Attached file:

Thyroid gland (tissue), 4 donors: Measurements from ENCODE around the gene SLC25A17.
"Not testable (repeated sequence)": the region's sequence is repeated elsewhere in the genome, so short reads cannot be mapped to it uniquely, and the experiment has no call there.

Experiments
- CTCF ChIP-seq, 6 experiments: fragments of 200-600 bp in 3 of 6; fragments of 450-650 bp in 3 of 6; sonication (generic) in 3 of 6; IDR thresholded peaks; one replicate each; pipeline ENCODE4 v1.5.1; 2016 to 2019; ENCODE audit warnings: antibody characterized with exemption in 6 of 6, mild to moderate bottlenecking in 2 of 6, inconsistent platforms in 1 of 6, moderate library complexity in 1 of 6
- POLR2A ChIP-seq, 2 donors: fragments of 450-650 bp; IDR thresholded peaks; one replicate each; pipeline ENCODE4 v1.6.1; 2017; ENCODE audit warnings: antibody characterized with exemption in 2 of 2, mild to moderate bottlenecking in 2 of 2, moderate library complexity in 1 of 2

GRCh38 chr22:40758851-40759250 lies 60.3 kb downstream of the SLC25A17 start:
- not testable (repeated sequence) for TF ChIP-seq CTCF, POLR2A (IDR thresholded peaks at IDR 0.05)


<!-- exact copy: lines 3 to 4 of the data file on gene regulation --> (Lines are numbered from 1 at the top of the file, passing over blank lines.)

Experiments
- CTCF ChIP-seq, 6 experiments: fragments of 200-600 bp in 3 of 6; fragments of 450-650 bp in 3 of 6; sonication (generic) in 3 of 6; IDR thresholded peaks; one replicate each; pipeline ENCODE4 v1.5.1; 2016 to 2019; ENCODE audit warnings: antibody characterized with exemption in 6 of 6, mild to moderate bottlenecking in 2 of 6, inconsistent platforms in 1 of 6, moderate library complexity in 1 of 6